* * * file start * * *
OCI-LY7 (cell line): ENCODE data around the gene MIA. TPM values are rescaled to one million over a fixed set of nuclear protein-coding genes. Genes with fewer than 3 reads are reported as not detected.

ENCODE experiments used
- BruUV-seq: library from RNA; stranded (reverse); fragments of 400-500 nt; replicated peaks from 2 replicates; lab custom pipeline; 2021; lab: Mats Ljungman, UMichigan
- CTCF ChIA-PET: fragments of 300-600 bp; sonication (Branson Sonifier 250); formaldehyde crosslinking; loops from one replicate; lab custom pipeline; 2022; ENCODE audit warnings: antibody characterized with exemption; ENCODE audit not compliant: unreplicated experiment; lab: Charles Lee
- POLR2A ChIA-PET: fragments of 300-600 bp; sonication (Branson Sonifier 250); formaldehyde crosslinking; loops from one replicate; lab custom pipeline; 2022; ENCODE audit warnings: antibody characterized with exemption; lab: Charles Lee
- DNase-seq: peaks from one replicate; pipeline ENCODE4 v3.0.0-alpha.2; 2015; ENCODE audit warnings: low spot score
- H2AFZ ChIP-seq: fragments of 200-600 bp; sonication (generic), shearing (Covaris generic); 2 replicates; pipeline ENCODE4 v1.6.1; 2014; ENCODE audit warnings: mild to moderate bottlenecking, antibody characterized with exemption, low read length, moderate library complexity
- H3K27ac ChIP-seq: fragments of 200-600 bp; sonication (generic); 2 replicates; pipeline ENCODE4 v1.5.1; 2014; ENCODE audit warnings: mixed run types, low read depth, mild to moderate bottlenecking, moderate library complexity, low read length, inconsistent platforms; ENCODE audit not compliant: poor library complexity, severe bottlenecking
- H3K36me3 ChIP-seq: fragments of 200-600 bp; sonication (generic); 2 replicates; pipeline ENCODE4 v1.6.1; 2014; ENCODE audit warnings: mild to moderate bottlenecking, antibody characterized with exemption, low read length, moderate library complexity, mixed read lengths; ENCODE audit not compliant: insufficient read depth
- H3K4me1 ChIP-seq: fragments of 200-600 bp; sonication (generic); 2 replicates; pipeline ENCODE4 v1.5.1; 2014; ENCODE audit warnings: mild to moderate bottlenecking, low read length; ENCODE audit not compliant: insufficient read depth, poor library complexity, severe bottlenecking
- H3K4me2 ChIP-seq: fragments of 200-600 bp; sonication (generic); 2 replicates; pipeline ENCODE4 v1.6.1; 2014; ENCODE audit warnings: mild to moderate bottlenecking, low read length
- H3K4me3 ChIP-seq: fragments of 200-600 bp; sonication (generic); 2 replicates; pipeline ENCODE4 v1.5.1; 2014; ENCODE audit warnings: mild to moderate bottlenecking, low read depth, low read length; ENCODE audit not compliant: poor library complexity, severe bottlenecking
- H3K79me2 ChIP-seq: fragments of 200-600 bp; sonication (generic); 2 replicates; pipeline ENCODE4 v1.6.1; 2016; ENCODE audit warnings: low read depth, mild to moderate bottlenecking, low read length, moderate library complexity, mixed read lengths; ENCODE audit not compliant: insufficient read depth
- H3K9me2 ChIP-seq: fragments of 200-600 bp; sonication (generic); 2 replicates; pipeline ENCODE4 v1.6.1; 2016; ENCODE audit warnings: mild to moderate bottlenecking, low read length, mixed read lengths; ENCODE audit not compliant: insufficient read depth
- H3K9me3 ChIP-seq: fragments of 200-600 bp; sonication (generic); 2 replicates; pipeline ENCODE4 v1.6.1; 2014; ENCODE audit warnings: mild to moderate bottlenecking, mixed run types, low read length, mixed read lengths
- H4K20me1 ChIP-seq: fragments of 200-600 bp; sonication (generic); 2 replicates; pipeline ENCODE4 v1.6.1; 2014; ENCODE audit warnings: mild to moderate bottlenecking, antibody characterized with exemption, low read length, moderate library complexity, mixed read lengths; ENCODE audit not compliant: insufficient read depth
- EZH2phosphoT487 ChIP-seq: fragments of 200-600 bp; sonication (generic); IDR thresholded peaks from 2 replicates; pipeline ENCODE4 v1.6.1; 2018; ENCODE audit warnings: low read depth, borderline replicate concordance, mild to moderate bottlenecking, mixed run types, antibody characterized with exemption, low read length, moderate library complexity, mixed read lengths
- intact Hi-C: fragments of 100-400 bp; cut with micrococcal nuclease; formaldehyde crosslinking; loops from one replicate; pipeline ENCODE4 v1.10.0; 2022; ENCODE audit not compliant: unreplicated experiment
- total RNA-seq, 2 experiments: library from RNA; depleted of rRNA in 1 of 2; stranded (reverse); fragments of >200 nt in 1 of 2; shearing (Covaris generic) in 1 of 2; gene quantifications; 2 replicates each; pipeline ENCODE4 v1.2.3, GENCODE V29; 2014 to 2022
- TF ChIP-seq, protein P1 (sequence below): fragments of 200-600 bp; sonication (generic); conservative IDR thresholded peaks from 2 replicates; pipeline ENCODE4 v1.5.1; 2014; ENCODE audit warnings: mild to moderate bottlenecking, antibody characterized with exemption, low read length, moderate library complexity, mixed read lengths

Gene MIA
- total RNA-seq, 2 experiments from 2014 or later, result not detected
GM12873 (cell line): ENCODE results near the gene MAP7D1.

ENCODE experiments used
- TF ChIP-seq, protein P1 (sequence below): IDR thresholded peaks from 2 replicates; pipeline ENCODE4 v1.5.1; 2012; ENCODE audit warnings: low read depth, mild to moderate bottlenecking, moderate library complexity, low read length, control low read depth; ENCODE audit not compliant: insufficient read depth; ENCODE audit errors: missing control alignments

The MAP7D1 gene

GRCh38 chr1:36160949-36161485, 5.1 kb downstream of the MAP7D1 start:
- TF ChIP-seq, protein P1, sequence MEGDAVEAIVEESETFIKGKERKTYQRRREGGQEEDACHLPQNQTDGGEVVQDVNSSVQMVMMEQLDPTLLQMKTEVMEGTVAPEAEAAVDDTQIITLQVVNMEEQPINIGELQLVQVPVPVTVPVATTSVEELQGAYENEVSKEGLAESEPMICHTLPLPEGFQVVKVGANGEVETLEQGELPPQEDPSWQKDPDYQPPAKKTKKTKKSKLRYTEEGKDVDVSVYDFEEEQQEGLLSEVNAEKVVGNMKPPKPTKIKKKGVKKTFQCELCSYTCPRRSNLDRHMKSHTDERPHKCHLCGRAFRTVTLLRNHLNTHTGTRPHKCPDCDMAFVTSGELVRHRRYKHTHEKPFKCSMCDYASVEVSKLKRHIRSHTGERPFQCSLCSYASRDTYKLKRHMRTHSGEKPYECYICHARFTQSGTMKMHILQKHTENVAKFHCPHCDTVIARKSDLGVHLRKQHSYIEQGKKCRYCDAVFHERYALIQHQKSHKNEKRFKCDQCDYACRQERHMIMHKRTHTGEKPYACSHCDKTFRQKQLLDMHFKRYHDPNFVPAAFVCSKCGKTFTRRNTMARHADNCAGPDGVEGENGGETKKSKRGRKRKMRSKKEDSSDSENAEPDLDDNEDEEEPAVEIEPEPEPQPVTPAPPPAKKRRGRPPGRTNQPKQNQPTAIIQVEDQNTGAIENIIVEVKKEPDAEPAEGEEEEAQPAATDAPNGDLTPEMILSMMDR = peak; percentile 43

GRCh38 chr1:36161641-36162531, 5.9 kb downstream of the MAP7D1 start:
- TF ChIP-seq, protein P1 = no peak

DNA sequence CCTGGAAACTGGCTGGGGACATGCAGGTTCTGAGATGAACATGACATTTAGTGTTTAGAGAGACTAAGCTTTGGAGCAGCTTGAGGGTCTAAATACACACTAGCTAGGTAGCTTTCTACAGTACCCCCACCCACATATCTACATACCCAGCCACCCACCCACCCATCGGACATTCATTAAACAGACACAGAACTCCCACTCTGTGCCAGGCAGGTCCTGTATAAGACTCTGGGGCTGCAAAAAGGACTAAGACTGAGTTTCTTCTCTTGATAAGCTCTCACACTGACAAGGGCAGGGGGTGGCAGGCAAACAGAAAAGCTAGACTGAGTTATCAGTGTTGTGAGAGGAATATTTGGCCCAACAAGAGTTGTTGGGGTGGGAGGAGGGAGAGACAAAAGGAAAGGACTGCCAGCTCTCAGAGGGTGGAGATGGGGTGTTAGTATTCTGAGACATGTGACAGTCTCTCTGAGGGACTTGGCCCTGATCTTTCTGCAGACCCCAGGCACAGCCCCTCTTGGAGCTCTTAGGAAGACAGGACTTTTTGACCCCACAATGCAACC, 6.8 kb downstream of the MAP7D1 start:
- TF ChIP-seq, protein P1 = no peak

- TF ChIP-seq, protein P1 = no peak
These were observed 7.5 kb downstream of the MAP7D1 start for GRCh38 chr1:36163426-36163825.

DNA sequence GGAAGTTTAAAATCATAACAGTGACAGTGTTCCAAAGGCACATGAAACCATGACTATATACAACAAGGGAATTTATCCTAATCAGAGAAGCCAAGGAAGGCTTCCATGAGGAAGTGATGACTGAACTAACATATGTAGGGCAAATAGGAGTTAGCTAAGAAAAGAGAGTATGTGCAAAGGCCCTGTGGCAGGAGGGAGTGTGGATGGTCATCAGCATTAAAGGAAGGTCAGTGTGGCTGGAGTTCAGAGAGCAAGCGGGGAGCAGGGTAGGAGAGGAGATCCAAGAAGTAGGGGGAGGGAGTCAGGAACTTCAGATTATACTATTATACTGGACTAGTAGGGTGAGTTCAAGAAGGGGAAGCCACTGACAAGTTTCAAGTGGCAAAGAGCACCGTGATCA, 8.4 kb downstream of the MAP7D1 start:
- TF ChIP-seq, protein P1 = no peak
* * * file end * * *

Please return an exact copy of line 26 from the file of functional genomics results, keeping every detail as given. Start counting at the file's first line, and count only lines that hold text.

The MAP7D1 gene